Does the zinc finger antiviral protein (ZAP) shape the evolution of herpesvirus genomes?

Yao-Tang Lin, Long-Fung Chau, Hannah Coutts, Matin Mahmoudi, Vayalena Drampa, Chen-Hsuin Lee, Alex Brown, David J. Hughes, Finn Grey*

*Corresponding author for this work

Research output: Contribution to journalReview articlepeer-review

3 Citations (Scopus)
2 Downloads (Pure)


An evolutionary arms race occurs between viruses and hosts. Hosts have developed an array of antiviral mechanisms aimed at inhibiting replication and spread of viruses, reducing their fitness, and ultimately minimising pathogenic effects. In turn, viruses have evolved sophisticated counter-measures that mediate evasion of host defence mechanisms. A key aspect of host defences is the ability to differentiate between self and non-self. Previous studies have demonstrated significant suppression of CpG and UpA dinucleotide frequencies in the coding regions of RNA and small DNA viruses. Artificially increasing these dinucleotide frequencies results in a substantial attenuation of virus replication, suggesting dinucleotide bias could facilitate recognition of non-self RNA. The interferon-inducible gene, zinc finger antiviral protein (ZAP) is the host factor responsible for sensing CpG dinucleotides in viral RNA and restricting RNA viruses through direct binding and degradation of the target RNA. Herpesviruses are large DNA viruses that comprise three subfamilies, alpha, beta and gamma, which display divergent CpG dinucleotide patterns within their genomes. ZAP has recently been shown to act as a host restriction factor against human cytomegalovirus (HCMV), a beta-herpesvirus, which in turn evades ZAP detection by suppressing CpG levels in the major immediate-early transcript IE1, one of the first genes expressed by the virus. While suppression of CpG dinucleotides allows evasion of ZAP targeting, synonymous changes in nucleotide composition that cause genome biases, such as low GC content, can cause inefficient gene expression, especially in unspliced transcripts. To maintain compact genomes, the majority of herpesvirus transcripts are unspliced. Here we discuss how the conflicting pressures of ZAP evasion, the need to maintain compact genomes through the use of unspliced transcripts and maintaining efficient gene expression may have shaped the evolution of herpesvirus genomes, leading to characteristic CpG dinucleotide patterns.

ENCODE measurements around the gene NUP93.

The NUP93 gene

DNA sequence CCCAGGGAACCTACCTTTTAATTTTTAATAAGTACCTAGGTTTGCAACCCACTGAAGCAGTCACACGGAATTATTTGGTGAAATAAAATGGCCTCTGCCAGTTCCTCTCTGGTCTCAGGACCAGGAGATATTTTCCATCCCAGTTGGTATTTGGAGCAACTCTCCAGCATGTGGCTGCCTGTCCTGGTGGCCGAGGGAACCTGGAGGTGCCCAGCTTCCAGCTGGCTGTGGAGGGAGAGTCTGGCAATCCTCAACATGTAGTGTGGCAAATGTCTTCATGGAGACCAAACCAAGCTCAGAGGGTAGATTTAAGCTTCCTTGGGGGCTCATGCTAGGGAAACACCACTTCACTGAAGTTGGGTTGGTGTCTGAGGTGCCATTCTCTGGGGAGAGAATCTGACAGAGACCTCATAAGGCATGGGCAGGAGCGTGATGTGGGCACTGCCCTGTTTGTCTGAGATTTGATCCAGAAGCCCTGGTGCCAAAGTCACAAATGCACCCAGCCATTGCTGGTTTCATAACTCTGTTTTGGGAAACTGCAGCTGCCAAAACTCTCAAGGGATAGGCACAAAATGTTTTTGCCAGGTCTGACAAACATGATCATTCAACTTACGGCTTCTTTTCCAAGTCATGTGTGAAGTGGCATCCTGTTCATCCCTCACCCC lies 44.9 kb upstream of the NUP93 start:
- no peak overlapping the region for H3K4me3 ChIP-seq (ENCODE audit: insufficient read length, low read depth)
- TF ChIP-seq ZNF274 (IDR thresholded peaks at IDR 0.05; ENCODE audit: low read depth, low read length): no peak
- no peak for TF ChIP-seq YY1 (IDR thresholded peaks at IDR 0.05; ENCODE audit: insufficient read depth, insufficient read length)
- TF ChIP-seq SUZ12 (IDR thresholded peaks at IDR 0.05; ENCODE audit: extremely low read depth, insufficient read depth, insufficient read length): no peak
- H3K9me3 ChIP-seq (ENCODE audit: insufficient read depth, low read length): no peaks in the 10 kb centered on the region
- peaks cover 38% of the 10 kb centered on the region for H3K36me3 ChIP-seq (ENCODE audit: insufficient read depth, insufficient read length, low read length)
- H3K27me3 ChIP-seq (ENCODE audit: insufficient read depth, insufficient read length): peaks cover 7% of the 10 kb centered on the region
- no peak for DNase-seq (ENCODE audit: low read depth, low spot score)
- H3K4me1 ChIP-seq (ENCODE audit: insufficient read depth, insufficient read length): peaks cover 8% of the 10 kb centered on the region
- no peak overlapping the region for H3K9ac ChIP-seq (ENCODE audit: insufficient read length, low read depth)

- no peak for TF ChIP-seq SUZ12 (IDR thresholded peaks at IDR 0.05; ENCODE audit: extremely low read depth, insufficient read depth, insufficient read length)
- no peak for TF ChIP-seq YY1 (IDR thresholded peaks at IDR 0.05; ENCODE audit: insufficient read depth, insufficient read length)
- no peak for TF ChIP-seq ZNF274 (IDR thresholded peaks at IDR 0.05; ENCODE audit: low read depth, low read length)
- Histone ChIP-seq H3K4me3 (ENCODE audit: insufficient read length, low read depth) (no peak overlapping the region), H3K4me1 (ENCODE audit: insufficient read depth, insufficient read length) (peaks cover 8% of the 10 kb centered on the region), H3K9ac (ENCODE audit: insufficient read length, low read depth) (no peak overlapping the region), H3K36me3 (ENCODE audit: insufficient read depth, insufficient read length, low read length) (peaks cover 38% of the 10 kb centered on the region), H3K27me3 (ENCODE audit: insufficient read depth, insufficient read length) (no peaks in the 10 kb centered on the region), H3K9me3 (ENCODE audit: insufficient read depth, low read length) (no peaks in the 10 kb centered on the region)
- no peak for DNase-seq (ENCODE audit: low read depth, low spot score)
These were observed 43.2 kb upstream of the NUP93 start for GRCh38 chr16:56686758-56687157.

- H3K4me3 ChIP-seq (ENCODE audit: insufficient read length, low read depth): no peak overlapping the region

Original languageEnglish
Article numbere1857
Number of pages15
Issue number9
Publication statusPublished - 17 Sept 2021


  • Herpesvirus
  • Zinc finger antiviral protein
  • Dinucleotide
  • CpG


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